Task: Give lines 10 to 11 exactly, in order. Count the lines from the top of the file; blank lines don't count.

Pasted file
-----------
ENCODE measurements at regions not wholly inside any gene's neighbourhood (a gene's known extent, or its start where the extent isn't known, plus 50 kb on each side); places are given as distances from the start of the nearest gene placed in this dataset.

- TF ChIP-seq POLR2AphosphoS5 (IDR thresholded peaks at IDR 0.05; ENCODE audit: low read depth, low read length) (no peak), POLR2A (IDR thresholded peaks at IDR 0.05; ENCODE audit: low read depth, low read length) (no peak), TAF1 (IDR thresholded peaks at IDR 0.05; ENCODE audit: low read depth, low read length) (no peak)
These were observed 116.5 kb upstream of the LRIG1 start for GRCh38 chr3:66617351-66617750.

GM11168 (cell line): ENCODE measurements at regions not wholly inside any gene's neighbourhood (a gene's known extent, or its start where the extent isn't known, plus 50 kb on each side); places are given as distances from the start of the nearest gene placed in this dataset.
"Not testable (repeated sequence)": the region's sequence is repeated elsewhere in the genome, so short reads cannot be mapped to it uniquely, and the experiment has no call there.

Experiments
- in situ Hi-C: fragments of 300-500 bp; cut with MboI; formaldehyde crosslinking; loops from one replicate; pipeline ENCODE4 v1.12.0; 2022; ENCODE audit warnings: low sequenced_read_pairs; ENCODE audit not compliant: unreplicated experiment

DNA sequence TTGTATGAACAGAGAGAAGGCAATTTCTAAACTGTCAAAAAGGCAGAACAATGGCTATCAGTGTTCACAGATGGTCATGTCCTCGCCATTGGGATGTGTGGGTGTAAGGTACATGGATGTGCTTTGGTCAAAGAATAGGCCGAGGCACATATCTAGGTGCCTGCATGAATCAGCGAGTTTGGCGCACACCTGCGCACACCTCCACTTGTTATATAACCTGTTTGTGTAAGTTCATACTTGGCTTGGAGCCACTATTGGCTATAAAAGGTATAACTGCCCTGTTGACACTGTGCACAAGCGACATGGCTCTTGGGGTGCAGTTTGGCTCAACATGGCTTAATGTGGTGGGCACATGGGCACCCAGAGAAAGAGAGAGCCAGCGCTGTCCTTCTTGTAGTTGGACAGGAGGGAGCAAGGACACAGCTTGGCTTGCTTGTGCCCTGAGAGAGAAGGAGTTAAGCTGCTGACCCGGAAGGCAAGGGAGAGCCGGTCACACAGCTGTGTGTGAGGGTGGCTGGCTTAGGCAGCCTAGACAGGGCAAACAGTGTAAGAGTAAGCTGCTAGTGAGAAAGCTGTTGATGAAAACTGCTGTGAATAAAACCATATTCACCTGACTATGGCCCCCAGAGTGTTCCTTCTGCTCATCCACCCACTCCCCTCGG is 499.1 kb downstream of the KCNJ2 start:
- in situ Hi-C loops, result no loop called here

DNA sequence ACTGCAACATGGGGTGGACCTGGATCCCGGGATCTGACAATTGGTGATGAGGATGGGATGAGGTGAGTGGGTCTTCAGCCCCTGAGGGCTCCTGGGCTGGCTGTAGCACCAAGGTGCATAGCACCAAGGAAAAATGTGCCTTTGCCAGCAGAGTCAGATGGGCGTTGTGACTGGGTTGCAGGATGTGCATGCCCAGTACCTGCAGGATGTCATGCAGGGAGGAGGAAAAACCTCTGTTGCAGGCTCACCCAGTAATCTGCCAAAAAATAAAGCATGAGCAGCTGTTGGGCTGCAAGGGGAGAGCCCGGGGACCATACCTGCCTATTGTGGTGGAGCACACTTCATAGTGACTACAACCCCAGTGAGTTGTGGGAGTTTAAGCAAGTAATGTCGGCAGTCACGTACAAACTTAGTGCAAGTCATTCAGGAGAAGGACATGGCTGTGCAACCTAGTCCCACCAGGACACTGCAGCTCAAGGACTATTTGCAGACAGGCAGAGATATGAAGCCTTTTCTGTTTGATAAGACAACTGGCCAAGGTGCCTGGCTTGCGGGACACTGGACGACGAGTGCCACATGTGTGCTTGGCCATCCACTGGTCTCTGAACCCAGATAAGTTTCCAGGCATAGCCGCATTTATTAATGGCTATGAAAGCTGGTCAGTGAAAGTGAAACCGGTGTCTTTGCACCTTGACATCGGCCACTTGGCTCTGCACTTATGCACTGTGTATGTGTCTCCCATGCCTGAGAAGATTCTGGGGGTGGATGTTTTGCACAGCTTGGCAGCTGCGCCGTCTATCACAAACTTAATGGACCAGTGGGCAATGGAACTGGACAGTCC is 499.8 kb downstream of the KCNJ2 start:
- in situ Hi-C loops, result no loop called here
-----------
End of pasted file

DNA sequence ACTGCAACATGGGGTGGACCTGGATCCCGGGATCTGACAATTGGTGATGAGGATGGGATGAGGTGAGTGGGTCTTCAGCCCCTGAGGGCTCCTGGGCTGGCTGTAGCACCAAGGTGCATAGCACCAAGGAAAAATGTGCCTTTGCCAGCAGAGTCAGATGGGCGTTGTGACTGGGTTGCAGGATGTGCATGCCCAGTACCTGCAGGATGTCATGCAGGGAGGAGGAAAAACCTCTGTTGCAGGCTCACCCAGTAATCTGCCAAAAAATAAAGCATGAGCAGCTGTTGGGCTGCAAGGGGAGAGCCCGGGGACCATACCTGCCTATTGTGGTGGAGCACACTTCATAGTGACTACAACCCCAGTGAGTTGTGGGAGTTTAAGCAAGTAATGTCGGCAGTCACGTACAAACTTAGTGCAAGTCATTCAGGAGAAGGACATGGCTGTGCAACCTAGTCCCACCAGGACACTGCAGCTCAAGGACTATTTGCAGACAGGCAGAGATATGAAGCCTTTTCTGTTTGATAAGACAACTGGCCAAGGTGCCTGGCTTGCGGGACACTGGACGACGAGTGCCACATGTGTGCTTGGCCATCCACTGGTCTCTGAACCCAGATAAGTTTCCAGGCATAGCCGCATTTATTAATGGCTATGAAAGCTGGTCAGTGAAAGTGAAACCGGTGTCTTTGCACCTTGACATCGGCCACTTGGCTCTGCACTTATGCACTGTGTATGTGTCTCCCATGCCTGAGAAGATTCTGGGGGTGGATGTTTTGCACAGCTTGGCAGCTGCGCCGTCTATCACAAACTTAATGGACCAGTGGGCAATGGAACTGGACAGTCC is 499.8 kb downstream of the KCNJ2 start:
- in situ Hi-C loops, result no loop called here